One thing the lockdown has really highlighted for me is how under appreciative I was of the Derbyshire countryside only a 10 minute walk from my house. The dry, warm weather we have experienced through most of March and April has encouraged me to step into the countryside and really explore its beauty and nature. It is not as dramatic as High Peak areas of the Peak district or have the spectacular views of Kinder Scout, but it is still stunningly picturesque. If I can take a positive from the current situation, it has at least enabled me to rediscover what I forgot was right in front of me and how it benefits me.
I have realised that walking in the countryside has some almost therapeutic benefits. It really seems to stimulate the senses and set me loose from my thoughts, anxieties, and stresses. Even when it does not alleviate those worries, there is a calmness and serenity which helps me think more clearly and calmly, meaning I can often come up with ideas and solutions to my problems whilst I am walking.
A further beneficial by-product of walking in the countryside is the exercise itself, which has replaced going the gym, and the mental health benefits that has. It keeps me active and when I am active, I feel less agitated and more relaxed. I also experience that feel-good factor or sense of achievement you often get when you have achieved a goal or target.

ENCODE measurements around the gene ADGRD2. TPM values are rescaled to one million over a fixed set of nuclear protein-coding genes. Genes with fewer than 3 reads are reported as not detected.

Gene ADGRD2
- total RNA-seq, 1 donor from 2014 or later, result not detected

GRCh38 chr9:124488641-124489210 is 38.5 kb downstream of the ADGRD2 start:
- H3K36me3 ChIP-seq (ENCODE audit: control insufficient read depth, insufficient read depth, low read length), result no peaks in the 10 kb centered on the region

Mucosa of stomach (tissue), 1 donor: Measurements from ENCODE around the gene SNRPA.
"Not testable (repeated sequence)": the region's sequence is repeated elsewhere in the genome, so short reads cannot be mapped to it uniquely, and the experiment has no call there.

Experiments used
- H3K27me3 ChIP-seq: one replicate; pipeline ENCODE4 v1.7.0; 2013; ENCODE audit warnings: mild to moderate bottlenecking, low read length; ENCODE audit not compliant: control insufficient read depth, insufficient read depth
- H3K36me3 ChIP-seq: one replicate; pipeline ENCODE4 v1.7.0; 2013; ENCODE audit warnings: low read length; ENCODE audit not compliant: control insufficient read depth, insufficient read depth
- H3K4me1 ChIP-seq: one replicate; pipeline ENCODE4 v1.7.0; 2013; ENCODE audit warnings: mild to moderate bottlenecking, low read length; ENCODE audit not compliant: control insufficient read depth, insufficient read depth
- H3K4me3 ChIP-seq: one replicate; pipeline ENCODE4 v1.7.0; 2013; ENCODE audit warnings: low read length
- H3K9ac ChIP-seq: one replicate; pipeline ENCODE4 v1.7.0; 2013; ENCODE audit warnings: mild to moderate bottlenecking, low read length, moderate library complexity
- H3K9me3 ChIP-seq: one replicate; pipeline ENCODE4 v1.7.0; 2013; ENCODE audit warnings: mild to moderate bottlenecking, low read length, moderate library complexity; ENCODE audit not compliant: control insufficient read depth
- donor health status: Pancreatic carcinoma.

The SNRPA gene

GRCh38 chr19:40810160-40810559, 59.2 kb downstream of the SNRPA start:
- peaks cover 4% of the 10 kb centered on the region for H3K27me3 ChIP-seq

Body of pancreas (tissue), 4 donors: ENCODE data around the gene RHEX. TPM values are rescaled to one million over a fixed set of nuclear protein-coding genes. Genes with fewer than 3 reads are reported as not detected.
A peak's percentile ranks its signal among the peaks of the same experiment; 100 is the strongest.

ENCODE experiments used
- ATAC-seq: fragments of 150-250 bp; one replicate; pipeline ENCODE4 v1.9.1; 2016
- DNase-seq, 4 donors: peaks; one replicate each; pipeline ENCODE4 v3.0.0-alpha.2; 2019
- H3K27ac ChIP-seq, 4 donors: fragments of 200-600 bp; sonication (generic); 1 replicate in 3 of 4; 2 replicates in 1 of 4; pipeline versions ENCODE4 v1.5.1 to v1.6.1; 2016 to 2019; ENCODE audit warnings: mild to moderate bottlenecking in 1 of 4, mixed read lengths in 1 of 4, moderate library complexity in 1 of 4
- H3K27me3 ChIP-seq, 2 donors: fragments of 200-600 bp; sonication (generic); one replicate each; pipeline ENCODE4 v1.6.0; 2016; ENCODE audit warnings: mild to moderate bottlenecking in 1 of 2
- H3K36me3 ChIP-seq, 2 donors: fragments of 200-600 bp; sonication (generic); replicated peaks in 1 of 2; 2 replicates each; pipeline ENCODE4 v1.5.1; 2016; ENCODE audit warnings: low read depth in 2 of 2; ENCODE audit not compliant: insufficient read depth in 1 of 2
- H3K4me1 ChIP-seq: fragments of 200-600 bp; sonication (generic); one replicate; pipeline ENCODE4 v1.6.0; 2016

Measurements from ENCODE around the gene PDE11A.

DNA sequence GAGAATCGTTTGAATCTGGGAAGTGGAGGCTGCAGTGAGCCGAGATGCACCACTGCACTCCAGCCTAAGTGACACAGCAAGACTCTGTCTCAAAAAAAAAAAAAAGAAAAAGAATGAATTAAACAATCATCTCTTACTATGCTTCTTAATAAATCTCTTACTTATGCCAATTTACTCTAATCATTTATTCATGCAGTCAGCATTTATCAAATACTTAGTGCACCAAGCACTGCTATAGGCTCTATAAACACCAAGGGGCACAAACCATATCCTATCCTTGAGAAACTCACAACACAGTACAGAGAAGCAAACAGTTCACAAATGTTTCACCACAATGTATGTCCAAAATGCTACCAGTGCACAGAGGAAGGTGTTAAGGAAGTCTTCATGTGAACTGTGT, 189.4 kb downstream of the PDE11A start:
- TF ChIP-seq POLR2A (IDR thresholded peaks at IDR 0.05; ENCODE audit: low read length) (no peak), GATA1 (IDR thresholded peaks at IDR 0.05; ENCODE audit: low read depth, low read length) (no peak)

I realise I am very fortunate to be able to walk in the countryside, and not everyone can, but I would like to think most people have a place or an activity that can give them a sense of calmness and can give them an escape from their worries and anxiety. However, like I took the countryside on my doorstep for granted, we sometimes forget what these are or forget the benefits they have on us. When life and time seem to fly by and external pressures are everywhere, it is easy to forget activities we can do to benefit our mental well being. Now, with many of us at home most of the day and social contact unattainable, seems to be a good time to discover (or rediscover) what we can do to help ourselves as individuals.
Suicide Bereavement Support Officer